11. The last case cited is Balkrishna v. Sarupchand : (1926)28BOMLR656 . The decree there was a decree for money. Section 22 of the Dekkhan Agriculturists' Relief Act had therefore no application and was indeed not invoked by the defendant. His plea was that as he was an agriculturist the decree should be transferred for execution to the Collector. Whether that should or should not be done would depend upon the applicability of any notification under Section 68 of the Code of Civil Procedure. The remarks upon Section 22 of the Dekkhan Agriculturists' Relief Act are obiter. They are based on the wording of the first paragraph of the section. The construction adopted is in accordance with the earlier case of Maruti v. Martand : (1922)24BOMLR749 and appears to be in accordance with the plain meaning of the words. It is unnecessary to pause here to enquire whether Section 22 has ever been extended to the District of Thana where the property in the first of these two cases was situated.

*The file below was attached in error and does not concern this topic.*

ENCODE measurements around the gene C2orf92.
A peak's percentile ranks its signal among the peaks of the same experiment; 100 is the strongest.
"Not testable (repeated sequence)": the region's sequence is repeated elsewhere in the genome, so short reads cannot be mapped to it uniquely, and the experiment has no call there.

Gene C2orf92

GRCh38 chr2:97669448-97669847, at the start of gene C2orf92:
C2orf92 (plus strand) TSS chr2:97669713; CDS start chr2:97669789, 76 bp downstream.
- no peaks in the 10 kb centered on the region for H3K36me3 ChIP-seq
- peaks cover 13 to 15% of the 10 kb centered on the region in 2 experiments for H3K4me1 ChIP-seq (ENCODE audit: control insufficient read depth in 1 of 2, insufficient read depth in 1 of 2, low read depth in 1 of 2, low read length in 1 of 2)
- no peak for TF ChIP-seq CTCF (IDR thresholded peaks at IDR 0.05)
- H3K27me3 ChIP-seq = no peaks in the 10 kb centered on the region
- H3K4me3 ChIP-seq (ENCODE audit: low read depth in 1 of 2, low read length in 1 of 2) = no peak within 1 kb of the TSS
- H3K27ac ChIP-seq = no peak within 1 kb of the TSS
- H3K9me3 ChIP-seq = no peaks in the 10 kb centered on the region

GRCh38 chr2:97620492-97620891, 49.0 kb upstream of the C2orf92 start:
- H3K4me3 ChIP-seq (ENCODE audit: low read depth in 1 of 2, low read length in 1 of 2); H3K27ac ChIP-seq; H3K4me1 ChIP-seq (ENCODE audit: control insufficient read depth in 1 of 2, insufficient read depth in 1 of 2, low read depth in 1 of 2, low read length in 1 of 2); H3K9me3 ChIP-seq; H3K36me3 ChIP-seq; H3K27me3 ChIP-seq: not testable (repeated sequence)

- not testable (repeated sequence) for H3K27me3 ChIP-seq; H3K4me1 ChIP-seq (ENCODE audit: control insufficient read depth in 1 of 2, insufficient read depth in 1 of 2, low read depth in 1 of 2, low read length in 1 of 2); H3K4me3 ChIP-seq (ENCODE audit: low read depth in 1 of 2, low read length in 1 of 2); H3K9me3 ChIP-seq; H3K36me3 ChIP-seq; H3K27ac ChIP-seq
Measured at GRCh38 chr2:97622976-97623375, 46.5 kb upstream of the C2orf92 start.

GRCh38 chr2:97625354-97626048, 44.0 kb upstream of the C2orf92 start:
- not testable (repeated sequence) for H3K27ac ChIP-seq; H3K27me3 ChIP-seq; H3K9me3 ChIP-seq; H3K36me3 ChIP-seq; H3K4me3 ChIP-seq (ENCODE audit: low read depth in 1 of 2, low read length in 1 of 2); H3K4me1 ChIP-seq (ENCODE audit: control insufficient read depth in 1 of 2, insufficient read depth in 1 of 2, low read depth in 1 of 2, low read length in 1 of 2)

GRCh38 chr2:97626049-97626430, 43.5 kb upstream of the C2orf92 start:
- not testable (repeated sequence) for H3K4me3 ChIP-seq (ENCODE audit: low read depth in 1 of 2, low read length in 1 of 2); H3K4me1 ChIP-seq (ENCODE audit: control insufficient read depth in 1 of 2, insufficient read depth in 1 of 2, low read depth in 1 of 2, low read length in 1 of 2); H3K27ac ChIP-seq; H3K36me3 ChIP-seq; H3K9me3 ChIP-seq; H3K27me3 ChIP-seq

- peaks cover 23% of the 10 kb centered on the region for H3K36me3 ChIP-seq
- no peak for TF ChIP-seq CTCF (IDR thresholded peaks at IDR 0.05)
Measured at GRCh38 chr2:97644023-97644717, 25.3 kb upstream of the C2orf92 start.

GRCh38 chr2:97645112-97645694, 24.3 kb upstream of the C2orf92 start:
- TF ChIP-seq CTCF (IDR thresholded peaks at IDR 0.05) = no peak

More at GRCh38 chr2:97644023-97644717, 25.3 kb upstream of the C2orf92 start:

12. It will thus be seen that the decisions upon Section 21 of the Act are in accordance with the opinion which I have formed from the words of that section. The other cases deal with other sections in which a different form of words is used, As I have already said these decisions cannot assist us in construing Section 21.

13. I would answer the questions propounded in the following terms :-

(1) The material date for the determination of the status is the date of the attempted arrest. But by reason of the definition of agriculturist in Section 2(2) that determination may also import the determination of the status at the date when the liability arose.

(2) The mere failure to appear and urge the status at the hearing of the suit does not preclude the defendant from urging that he is an agriculturist at the date of the arrest or imprisonment, and for the purposes of that plea he is not debarred from urging, if necessary, that he was an agriculturist at the date of the decree.

Patkar, J.

14. The first question which is referred to the Full Bench is :-